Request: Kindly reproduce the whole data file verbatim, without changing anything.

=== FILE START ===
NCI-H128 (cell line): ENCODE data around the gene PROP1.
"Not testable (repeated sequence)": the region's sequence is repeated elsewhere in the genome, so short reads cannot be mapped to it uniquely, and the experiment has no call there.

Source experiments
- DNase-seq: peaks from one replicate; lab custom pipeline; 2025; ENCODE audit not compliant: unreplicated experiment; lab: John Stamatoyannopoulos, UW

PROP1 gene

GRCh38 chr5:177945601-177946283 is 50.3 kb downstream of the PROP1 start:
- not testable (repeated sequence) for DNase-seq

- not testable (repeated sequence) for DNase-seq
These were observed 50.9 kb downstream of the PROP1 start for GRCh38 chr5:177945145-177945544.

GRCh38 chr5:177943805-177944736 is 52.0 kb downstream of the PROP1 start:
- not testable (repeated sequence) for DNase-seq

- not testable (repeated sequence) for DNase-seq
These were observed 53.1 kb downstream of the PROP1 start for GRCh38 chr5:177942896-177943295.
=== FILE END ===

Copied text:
NCI-H128 (cell line): ENCODE data around the gene PROP1.
"Not testable (repeated sequence)": the region's sequence is repeated elsewhere in the genome, so short reads cannot be mapped to it uniquely, and the experiment has no call there.

Source experiments
- DNase-seq: peaks from one replicate; lab custom pipeline; 2025; ENCODE audit not compliant: unreplicated experiment; lab: John Stamatoyannopoulos, UW

PROP1 gene

GRCh38 chr5:177945601-177946283 is 50.3 kb downstream of the PROP1 start:
- not testable (repeated sequence) for DNase-seq

- not testable (repeated sequence) for DNase-seq
These were observed 50.9 kb downstream of the PROP1 start for GRCh38 chr5:177945145-177945544.

GRCh38 chr5:177943805-177944736 is 52.0 kb downstream of the PROP1 start:
- not testable (repeated sequence) for DNase-seq

- not testable (repeated sequence) for DNase-seq
These were observed 53.1 kb downstream of the PROP1 start for GRCh38 chr5:177942896-177943295.